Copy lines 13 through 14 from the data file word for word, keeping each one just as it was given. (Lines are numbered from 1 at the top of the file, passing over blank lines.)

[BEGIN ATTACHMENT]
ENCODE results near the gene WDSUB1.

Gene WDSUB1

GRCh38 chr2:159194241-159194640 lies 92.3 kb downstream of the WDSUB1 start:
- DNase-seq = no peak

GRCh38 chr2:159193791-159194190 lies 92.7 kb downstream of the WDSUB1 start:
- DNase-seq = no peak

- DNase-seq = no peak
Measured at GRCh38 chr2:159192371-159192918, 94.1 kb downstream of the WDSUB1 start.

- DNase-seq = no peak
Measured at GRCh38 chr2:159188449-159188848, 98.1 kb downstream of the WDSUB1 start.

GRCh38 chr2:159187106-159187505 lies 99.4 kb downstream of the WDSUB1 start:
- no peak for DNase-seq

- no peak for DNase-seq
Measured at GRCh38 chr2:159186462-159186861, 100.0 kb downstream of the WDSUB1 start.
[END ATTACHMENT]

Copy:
- no peak for DNase-seq
Measured at GRCh38 chr2:159186462-159186861, 100.0 kb downstream of the WDSUB1 start.